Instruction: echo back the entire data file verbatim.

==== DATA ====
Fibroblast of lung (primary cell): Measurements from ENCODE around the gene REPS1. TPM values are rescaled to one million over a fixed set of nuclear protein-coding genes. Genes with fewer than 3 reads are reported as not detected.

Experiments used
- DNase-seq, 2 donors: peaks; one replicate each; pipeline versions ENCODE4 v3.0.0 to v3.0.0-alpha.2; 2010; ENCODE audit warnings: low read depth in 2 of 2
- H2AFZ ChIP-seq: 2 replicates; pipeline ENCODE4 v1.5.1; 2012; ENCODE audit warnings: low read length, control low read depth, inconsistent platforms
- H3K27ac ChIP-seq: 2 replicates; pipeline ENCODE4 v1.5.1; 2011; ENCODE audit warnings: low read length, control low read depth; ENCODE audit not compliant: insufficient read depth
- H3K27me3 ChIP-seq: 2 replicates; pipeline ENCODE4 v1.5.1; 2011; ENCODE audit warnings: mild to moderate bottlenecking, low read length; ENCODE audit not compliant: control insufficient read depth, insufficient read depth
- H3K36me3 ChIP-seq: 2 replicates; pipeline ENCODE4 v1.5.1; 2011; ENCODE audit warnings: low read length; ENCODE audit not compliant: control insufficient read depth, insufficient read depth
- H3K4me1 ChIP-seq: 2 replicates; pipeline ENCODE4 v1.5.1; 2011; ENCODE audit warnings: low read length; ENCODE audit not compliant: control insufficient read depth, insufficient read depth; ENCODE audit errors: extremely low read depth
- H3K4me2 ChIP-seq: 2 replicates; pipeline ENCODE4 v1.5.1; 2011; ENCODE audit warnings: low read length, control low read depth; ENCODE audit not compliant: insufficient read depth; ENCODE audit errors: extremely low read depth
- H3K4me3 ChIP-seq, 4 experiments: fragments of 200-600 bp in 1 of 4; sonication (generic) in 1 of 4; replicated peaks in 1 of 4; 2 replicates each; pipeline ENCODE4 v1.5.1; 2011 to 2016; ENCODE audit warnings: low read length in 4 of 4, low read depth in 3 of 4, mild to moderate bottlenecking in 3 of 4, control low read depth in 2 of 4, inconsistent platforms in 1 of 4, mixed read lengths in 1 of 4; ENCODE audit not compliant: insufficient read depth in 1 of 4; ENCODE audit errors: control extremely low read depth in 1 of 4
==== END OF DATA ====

Fibroblast of lung (primary cell): Measurements from ENCODE around the gene REPS1. TPM values are rescaled to one million over a fixed set of nuclear protein-coding genes. Genes with fewer than 3 reads are reported as not detected.

Experiments used
- DNase-seq, 2 donors: peaks; one replicate each; pipeline versions ENCODE4 v3.0.0 to v3.0.0-alpha.2; 2010; ENCODE audit warnings: low read depth in 2 of 2
- H2AFZ ChIP-seq: 2 replicates; pipeline ENCODE4 v1.5.1; 2012; ENCODE audit warnings: low read length, control low read depth, inconsistent platforms
- H3K27ac ChIP-seq: 2 replicates; pipeline ENCODE4 v1.5.1; 2011; ENCODE audit warnings: low read length, control low read depth; ENCODE audit not compliant: insufficient read depth
- H3K27me3 ChIP-seq: 2 replicates; pipeline ENCODE4 v1.5.1; 2011; ENCODE audit warnings: mild to moderate bottlenecking, low read length; ENCODE audit not compliant: control insufficient read depth, insufficient read depth
- H3K36me3 ChIP-seq: 2 replicates; pipeline ENCODE4 v1.5.1; 2011; ENCODE audit warnings: low read length; ENCODE audit not compliant: control insufficient read depth, insufficient read depth
- H3K4me1 ChIP-seq: 2 replicates; pipeline ENCODE4 v1.5.1; 2011; ENCODE audit warnings: low read length; ENCODE audit not compliant: control insufficient read depth, insufficient read depth; ENCODE audit errors: extremely low read depth
- H3K4me2 ChIP-seq: 2 replicates; pipeline ENCODE4 v1.5.1; 2011; ENCODE audit warnings: low read length, control low read depth; ENCODE audit not compliant: insufficient read depth; ENCODE audit errors: extremely low read depth
- H3K4me3 ChIP-seq, 4 experiments: fragments of 200-600 bp in 1 of 4; sonication (generic) in 1 of 4; replicated peaks in 1 of 4; 2 replicates each; pipeline ENCODE4 v1.5.1; 2011 to 2016; ENCODE audit warnings: low read length in 4 of 4, low read depth in 3 of 4, mild to moderate bottlenecking in 3 of 4, control low read depth in 2 of 4, inconsistent platforms in 1 of 4, mixed read lengths in 1 of 4; ENCODE audit not compliant: insufficient read depth in 1 of 4; ENCODE audit errors: control extremely low read depth in 1 of 4